SINOPE, seaport on the southern coast of the Black Sea, northern Turkey.
It lies on an isthmus linking the Boztepe Peninsula to the mainland and
is shut off from the Anatolian Plateau to the south by high, forest-clad
mountains. Because it has the only safe natural roadstead on the north
coast of Asia Minor, Sinope was in antiquity the foremost port on the
coast, with its land approaches barred by a huge citadel (now in ruins)
and its sea side defended by a strong wall. Its decline was associated
with its lack of easy access to the interior and its rivalry with Inebolu
on the west and with Samsun on the east; the latter has emerged as the
largest Turkish port on the Black Sea.
According to legend, Sinope was founded by
the Amazons, who named it after their queen, Sinova.
The city's ancient inhabitants ascribed its foundation to Autolycus, a
companion of Hercules. Destroyed by the wandering Cimmerians, it was refounded
toward the end of the 7th century BC by a colony of Milesians. It ultimately
became the most flourishing Greek settlement on the Euxine (Black) Sea.
As a terminus of the trade routes from Upper Mesopotamia, it commanded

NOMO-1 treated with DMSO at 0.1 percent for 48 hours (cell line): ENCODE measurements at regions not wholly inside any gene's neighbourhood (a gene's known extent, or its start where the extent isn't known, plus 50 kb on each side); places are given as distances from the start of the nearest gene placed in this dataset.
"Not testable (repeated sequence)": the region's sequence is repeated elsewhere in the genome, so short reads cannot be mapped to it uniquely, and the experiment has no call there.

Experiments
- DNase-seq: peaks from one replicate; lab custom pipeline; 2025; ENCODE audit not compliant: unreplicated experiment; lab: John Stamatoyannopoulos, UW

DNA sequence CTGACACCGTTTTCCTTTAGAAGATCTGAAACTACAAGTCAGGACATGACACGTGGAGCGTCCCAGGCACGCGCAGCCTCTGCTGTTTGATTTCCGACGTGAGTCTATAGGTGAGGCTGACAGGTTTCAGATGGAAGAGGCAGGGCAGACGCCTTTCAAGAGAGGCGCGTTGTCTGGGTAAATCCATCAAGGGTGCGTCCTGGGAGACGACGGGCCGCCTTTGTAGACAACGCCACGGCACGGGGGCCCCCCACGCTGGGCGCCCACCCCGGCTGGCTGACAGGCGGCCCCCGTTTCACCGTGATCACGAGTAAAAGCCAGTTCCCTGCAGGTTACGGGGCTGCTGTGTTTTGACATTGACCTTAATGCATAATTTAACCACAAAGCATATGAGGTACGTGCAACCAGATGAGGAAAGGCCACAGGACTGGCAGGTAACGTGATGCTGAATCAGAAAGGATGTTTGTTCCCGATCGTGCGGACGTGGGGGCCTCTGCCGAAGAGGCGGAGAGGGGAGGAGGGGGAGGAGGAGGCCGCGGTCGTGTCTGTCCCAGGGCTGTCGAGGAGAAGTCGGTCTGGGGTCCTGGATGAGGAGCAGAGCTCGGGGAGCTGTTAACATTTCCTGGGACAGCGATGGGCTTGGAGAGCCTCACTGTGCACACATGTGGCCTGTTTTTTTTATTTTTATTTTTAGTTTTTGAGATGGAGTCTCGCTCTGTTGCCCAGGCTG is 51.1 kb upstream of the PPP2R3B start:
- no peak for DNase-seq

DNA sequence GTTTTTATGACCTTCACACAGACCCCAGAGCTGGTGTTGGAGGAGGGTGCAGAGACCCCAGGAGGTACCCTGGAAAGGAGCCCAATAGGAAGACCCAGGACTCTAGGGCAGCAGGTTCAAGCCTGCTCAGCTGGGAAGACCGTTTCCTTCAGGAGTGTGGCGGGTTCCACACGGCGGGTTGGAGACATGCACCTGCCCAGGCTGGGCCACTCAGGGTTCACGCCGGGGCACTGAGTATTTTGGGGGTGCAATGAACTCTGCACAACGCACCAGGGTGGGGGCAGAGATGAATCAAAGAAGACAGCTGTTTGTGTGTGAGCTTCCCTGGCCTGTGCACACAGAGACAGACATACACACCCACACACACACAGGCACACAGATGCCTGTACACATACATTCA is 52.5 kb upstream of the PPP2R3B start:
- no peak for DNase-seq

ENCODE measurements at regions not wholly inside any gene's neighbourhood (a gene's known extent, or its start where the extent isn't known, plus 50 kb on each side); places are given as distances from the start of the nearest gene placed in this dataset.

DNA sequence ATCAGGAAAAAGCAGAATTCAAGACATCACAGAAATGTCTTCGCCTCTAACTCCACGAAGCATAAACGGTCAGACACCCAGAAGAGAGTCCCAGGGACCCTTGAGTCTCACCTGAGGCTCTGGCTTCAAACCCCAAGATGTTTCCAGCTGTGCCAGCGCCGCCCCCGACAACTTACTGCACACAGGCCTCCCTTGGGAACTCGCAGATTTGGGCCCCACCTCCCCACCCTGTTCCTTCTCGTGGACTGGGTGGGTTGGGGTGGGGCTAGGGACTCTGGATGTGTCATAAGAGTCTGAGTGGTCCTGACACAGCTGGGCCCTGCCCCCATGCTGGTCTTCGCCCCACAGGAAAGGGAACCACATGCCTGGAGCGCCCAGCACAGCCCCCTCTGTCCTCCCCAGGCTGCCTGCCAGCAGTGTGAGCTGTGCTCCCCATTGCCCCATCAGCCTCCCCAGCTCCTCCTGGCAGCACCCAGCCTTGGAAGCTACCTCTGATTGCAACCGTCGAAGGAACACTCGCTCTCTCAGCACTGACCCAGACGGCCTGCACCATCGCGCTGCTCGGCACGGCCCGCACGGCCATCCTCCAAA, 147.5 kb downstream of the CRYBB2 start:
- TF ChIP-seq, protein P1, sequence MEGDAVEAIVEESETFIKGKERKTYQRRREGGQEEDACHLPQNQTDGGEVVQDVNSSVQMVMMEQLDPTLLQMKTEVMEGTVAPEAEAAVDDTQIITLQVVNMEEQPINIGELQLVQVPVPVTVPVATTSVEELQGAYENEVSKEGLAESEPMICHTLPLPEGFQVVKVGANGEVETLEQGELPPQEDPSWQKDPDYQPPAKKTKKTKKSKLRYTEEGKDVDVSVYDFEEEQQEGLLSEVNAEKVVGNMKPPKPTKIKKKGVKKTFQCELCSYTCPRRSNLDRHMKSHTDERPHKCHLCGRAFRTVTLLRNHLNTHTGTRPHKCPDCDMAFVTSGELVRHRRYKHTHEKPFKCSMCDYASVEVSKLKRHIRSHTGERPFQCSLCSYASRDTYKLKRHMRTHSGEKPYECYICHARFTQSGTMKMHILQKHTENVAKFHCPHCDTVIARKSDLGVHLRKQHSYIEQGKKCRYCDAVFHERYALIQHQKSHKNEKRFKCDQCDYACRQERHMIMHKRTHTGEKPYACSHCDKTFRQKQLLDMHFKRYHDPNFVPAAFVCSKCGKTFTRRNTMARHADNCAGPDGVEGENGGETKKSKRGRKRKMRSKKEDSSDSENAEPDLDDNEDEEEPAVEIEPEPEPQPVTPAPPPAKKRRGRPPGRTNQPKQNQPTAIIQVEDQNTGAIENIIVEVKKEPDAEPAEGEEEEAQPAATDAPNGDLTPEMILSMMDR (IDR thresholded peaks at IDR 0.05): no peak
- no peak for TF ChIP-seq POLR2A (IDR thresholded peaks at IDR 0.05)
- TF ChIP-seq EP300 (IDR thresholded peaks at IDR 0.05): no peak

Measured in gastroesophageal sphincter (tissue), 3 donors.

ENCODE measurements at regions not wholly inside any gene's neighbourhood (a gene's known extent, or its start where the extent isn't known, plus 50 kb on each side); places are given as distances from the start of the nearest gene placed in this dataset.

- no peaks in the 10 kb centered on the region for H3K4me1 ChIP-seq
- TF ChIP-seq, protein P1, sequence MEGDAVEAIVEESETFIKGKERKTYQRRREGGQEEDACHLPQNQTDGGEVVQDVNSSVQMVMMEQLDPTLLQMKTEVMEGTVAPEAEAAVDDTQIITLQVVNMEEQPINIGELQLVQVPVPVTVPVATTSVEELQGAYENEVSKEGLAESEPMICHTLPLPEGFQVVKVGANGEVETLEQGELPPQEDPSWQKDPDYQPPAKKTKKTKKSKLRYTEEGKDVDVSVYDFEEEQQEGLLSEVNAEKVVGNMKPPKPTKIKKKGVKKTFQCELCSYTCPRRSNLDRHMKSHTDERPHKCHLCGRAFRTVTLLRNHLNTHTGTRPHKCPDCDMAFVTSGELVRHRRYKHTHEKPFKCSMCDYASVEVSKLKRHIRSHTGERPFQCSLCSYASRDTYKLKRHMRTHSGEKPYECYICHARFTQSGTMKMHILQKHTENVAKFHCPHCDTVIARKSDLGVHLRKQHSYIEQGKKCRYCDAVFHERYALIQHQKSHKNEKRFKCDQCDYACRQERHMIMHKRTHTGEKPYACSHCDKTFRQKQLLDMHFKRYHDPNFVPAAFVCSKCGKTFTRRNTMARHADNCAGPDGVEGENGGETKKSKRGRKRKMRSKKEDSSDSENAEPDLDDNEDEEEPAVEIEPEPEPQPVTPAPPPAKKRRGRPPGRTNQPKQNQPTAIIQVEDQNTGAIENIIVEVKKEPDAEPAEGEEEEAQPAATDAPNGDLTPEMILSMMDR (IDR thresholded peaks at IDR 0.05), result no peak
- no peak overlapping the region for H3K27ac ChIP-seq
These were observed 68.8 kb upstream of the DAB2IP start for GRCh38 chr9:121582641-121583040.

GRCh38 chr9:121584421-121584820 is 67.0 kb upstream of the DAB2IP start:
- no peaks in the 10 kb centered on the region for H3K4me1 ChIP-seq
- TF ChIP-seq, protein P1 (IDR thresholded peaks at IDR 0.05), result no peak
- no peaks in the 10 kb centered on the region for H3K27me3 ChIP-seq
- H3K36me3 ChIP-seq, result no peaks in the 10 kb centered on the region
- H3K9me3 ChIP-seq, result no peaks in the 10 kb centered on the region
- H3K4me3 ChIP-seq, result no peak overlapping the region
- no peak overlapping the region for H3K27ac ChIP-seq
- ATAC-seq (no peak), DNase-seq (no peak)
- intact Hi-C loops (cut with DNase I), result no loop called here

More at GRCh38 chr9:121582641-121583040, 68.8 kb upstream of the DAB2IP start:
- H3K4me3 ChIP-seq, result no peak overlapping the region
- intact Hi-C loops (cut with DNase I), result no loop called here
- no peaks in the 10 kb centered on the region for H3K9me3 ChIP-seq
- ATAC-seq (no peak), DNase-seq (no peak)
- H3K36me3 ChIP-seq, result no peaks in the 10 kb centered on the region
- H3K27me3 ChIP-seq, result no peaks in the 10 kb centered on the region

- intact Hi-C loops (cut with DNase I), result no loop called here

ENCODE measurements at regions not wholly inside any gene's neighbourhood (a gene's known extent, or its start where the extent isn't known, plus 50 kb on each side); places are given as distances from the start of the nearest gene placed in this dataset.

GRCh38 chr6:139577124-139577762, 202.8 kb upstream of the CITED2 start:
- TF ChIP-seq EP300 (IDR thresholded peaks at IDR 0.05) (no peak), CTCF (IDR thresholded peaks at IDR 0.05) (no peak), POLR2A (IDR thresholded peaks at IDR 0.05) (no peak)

much of the maritime trade of the Pontic region and by the 5th century
BC had established many colonies on the coast and enjoyed naval supremacy
in the Black Sea. In 183 BC it was taken by Pharnaces I and became the
capital of the Pontic kings. Under Mithridates VI the Great, who was born
there (as was the 4th-century-BC founder of the Cynic sect, Diogenes),
it enjoyed a high degree of prosperity and was embellished with fine buildings,
naval arsenals, and well-built harbours. The Roman Lucius Licinius Lucullus
captured the seaport in 70 BC, and the city was nearly destroyed by fire.
Taken by the Seljuq Turks from the Comneni
of Trebizond (modern Trabzon) in AD 1214, it was incorporated into the
Ottoman Empire in 1458. In November 1853, shortly after the outbreak of
the Crimean War, the Russian navy dramatically attacked Sinop, destroying
the Ottoman fleet and reducing large parts of the city to ashes.
Sinop's extant monuments include a ruined
ancient citadel rebuilt during Byzantine and Seljuq periods, some isolated
columns and inscribed stones built into the old walls and dating from
the early Greek and Roman periods, and the Alâeddin Cami
(a mosque), built in 1214. A 13th-century Alâiye religious school
now houses the local museum. Sinop is linked by road with Samsun and by
sea with Istanbul.
The hinterland around Sinop is drained by
the Gök River and is mountainous and partly forested. Agriculture
employs most of the labour force. Corn (maize), flax, and tobacco are
grown in the valleys and on the fertile coastal strip.
Gerze, situated on a peninsula,
40 kms southeast of Sinop, will provide you with fine beaches, meadows,
restaurants and parks, while Camgolu provides camping facilities
in a large forest sloping to the sea. At Boyabat, the largest
town of the province, there are many rock tombs and a citadel.